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DelTang 2.4GHz receivers - pt.I
 Moderated by: W C Greene Page:  First Page Previous Page  1  2  3  4  5  6  7  ...  Next Page Last Page  
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 Posted: Mon Oct 1st, 2012 04:29 pm
   
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W C Greene
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VIVA LA BATTERIES!

Woodie



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 Posted: Tue Oct 2nd, 2012 07:40 am
   
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Bernd
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David,

I'm very interested in your minuature recievers. Here's the reason why. I have a thread going on motorizing a crane and it would be great if I could R/C the next one that I want to motorize.

The nice thing about a crane is that it has a crane tender car with it and one could hide the batteries in that to make it function without needing any kind of track power.

Still have to take some time to peruse your web site.

Bernd



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 Posted: Tue Oct 2nd, 2012 08:25 am
   
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DavidT
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Hi Bernd,
Nice build thread and some great engineering. Yes, my Rx43d-x-v5 receivers are intended for that kind of thing. They can have up to 3 integrated forward/reverse ESCs and a 4th external one. They can drive servos as well if those are more appropriate. And if you have spare channels on your transmitter (up to 7) you can switch lights on and off, have a flashing light, etc.

To do this kind of stuff the outputs have to be configured the right way. They all have a default that hopefully suits some people. But they are also intended to be customised. You can do that yourself or I can set up for you.
Regards, David.

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 Posted: Tue Oct 2nd, 2012 11:09 am
   
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Herb Kephart
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David--I was going to ask how much amperage those little boards will handle--doesn't look like there is enough there to dissipate much heat--but then I realized that you designed them for aircraft where the motors aren't bashful about how much current they consume.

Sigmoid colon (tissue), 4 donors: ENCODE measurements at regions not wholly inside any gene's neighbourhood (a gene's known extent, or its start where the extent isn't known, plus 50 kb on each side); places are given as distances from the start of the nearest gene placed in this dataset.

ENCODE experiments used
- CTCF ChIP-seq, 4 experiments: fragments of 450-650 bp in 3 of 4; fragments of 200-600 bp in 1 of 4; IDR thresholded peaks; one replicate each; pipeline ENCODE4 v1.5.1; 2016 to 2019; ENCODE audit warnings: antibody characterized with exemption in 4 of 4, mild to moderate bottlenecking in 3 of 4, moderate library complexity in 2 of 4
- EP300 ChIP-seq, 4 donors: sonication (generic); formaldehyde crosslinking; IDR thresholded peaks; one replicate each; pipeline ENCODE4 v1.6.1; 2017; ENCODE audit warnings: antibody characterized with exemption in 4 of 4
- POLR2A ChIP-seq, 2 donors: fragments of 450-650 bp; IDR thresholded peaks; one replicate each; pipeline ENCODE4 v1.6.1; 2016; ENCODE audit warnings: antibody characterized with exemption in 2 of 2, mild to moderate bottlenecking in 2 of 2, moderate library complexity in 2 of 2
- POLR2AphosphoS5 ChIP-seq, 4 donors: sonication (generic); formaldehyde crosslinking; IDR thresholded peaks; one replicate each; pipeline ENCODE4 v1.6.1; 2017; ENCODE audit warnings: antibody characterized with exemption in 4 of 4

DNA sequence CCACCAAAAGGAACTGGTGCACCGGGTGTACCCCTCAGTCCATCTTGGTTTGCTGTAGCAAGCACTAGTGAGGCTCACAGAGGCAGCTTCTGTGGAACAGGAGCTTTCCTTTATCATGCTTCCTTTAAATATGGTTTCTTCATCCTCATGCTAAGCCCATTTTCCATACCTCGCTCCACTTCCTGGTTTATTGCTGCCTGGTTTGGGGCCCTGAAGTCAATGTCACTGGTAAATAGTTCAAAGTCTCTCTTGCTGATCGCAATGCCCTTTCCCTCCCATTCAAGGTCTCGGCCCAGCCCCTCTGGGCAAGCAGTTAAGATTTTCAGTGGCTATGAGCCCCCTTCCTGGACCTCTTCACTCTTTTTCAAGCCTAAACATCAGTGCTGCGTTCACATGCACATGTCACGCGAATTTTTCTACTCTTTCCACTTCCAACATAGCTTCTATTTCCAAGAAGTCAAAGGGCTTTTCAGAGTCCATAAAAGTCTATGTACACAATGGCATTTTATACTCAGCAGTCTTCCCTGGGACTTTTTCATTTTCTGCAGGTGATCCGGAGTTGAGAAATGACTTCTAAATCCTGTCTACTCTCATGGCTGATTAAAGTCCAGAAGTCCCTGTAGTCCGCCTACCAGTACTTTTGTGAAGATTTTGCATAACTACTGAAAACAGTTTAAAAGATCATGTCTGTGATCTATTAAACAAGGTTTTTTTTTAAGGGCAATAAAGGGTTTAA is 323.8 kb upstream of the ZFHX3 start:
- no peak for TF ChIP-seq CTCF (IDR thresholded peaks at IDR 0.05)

Do you have gnats attached that cool things by flapping their wings?

Herb 



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 Posted: Tue Oct 2nd, 2012 11:30 am
   
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mwiz64
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Aircraft generally have lots of cooling provided by the prop so they can get away with a little more heat generated in the power system. That said, the current trend is to up the voltage and lower the current draw to get the same wattage to the drive shaft. That provides two benefits. One, everything runs cooler. Two, the whole system is more efficient thereby increasing run times. Of course, the down side is more cells in the battery pack. The trick is to strike a balance whereby the increased voltage allows the use of smaller (lower capacity) cells and still have the desired battery duration in a package that fits in the model.

There is another downside to higher voltage power systems in models and that's the threat of electrocution. I don't believe we'll be running any over 40 volt DC power systems in our little model trains. I did have a 3Kw power system in a helicopter that utilized a 10S lipo battery. Ive since sold the heli but not because of the power system. When that thing spooled up the sound of the rotor blades came close to the sound of the real thing. That was intimidating. And you should have seen and heard the spark the arming plug created... Yowza!

Mike

Last edited on Tue Oct 2nd, 2012 11:35 am by mwiz64



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 Posted: Tue Oct 2nd, 2012 12:27 pm
   
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DavidT
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Herb,
The gnats were retired after early tests :-) I've had almost no hardware failures over the past two years. My emphasis on surface vehicles is new but I've been using the 2-way motor driver chips for driving actuators in planes all that time.